Friday, August 7, 2015
JACKSON, Miss. (AP) — State utility regulators plan to decide Mississippi Power Co.'s request for an 18 percent rate increase on Aug. 13.
The three-member Public Service Commission set the next meeting Thursday, after taking testimony from company officials saying the unit of Atlanta-based Southern Co. urgently needs the additional $159 million a year from its 186,000 customers. Mississippi Power wants the commission to raise rates on an interim basis, making the increase permanent after examining whether the company spent prudently on parts of the $6.2 billion Kemper County power plant already generating electricity.
The commission also approved Mississippi Power's plan for $350 million in refunds of a previous Kemper-related rate increase that the state Supreme Court ruled was illegal. Customers will get bill credits unless they ask for a check. Commissioners ordered refunds completed by Dec. 4.
Mississippi Power CEO Ed Holland argued that the company's financial condition is so bad that it's an emergency, justifying an immediate rate increase without having a prudency hearing ahead of time. Mississippi Power would post bond and make refunds if the commission later ruled spending had been imprudent.
"Immediate emergency relief is required to avoid serious financial harm to Mississippi Power and ultimately to our customers," Holland testified Thursday, saying the company was on pace to run out of cash before the end of the year.
He argued that the commission had promised, before Mississippi Power started construction on Kemper, to grant rate increases before the plant started operation. Holland said that because of the Supreme Court ruling, commissioners needed to renew their commitment. Holland noted that Mississippi Power had asked for the commission to include Kemper's gas-fired turbines, transmission lines and other assets worth more than $1 billion in the rate base when they began generating electricity for customers in August 2014, saying the company is legally entitled to collect for those assets.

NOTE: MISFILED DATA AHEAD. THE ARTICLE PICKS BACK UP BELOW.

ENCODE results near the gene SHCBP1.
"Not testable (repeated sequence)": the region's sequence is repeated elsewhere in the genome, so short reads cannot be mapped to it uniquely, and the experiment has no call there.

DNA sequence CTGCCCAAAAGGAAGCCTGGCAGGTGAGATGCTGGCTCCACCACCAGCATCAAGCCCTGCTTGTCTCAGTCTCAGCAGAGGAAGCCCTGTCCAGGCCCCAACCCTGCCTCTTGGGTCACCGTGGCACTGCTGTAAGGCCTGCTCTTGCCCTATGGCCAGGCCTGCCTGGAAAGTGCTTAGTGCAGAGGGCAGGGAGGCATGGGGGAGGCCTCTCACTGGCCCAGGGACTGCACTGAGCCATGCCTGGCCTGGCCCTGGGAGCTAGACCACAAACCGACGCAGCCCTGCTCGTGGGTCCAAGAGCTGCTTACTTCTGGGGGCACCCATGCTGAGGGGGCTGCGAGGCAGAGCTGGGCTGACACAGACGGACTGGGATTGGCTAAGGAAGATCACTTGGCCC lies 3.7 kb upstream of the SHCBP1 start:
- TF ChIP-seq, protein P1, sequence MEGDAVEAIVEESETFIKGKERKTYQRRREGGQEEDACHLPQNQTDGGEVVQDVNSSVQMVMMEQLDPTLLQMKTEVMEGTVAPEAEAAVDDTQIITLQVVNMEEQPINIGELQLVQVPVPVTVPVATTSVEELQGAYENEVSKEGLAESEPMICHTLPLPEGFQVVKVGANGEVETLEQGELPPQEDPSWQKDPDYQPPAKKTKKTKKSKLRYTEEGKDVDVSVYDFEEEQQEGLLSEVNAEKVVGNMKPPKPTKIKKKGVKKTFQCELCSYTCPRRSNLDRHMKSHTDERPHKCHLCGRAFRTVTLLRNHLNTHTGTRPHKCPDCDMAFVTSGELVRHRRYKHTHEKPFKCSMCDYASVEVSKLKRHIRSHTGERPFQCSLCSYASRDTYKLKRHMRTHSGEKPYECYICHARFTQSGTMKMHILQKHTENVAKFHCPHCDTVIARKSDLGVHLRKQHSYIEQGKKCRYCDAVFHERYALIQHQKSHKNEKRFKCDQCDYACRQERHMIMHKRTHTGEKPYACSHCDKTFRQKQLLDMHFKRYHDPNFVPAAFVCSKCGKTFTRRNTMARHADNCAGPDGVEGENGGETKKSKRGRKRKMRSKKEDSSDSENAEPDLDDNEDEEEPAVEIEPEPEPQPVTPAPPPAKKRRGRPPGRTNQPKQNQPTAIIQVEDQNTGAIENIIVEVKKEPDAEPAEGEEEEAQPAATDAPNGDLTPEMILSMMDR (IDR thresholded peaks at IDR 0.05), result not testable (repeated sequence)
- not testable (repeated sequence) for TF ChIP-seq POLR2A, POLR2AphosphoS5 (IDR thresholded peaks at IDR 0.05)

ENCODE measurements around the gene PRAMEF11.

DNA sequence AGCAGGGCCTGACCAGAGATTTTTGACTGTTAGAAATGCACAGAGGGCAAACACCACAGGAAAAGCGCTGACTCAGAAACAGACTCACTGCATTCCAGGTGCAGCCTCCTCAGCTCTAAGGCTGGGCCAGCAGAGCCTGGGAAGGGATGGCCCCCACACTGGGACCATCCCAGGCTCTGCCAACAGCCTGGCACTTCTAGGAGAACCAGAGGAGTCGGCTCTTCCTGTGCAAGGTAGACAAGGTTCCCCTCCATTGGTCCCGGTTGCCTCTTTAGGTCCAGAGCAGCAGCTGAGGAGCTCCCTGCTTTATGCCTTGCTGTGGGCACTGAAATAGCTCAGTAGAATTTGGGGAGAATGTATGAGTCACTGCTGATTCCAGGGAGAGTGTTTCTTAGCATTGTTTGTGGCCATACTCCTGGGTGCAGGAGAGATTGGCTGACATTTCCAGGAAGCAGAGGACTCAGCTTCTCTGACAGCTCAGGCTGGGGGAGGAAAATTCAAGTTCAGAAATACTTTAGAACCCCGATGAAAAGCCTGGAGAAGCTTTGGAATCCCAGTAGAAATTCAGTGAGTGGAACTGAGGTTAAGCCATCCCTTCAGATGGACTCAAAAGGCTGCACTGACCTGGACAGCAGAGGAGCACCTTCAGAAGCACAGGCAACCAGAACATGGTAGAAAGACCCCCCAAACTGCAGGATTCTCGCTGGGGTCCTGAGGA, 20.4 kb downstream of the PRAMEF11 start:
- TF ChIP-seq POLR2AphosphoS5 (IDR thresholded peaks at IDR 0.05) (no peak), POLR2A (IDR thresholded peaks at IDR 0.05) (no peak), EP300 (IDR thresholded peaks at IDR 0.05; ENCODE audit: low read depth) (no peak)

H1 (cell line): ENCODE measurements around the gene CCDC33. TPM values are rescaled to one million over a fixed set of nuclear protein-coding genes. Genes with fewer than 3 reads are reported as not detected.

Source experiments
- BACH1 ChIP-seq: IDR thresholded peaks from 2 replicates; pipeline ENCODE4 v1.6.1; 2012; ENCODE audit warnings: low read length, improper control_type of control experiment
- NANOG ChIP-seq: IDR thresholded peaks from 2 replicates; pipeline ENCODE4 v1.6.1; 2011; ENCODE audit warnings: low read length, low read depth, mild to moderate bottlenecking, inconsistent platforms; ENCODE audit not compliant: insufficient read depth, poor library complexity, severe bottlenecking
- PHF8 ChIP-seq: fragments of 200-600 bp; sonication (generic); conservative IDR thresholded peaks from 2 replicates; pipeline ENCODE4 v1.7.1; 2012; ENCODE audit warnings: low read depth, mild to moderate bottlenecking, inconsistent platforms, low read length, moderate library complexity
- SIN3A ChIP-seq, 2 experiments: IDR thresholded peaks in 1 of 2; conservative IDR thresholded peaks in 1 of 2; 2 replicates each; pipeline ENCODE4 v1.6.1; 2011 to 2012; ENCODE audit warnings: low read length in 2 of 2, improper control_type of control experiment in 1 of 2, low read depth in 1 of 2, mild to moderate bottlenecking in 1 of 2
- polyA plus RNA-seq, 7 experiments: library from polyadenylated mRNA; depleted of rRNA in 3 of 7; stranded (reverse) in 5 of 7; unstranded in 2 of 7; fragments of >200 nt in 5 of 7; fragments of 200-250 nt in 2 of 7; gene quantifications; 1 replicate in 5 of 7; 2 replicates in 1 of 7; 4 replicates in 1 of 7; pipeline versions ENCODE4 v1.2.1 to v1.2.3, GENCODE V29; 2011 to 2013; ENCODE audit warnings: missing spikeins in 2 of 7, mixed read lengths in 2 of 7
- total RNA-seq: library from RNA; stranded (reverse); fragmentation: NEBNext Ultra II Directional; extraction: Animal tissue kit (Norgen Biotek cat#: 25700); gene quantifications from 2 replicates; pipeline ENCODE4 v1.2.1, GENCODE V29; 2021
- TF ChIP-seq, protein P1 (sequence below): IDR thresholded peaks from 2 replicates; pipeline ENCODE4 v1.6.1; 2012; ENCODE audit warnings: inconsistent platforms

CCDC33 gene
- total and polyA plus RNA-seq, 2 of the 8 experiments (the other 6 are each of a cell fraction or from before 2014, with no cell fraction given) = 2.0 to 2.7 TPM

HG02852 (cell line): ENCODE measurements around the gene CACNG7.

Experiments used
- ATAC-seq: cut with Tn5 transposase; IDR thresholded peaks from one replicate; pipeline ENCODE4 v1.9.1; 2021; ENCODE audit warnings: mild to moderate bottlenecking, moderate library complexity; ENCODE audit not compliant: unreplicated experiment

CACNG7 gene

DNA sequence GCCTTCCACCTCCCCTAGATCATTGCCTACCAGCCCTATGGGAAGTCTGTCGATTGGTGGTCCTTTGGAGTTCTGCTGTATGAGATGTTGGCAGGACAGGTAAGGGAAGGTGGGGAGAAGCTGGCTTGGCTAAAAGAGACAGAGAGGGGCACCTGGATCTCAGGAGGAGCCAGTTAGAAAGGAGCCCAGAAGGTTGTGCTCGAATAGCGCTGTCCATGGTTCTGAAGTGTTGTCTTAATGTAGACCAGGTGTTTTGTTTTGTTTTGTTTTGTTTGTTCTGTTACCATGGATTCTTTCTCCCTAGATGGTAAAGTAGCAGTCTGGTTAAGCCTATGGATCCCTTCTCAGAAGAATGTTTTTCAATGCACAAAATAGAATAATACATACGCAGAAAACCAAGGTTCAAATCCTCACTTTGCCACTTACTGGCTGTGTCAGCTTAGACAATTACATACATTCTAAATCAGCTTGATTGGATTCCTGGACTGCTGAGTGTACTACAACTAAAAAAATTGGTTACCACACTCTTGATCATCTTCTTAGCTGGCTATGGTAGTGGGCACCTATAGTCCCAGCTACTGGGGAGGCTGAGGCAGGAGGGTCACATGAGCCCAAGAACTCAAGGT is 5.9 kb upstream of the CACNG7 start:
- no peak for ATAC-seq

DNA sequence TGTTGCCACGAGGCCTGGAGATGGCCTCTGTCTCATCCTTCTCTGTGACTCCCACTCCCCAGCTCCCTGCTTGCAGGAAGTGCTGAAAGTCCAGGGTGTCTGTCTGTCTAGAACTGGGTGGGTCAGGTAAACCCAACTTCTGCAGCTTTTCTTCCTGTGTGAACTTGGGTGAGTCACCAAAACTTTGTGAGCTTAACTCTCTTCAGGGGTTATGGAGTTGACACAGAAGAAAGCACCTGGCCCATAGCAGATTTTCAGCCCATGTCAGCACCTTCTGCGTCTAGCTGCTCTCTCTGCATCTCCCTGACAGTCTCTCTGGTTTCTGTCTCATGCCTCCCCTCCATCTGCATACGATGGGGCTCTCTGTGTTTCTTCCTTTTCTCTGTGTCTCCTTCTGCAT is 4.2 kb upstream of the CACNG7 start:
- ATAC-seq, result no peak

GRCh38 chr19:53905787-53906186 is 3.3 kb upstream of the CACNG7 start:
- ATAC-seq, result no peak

"We need the money and we deserve the money from the perspective that these assets are providing service to the customer," Holland said.
A residential customer who uses 1,000 kilowatt hours per month of electricity would see monthly bills rise to $144 a month from $121 a month, taking back a Supreme Court-mandated rate cut that took place on bills starting last month.
An opponent of the Kemper plant told commissioners that the plan is an illegal attempt to dodge the Supreme Court order.
"This is nothing more than a traditional shell game," said Michael Adelman, a lawyer for Hattiesburg oilman and Democratic Southern District PSC candidate Tom Blanton. "What (is taken) away in the right hand is being restored with the left hand."
Adelman told commissioners that because at least part of the money would go to pay for Kemper, the rate increase would be illegal under the Supreme Court ruling unless a prudency hearing is held first. He also questioned why the company was filing for the exact 18 percent increase that it lost when Chief Financial Officer Moses Feagin testified that the company would run out of cash again by early next year. Feagin said the company needs $200 million a year to meet cash needs.
Holland said Mississippi Power chose the 18 percent because it had sought that amount in a previous rate filing and needed to move quickly.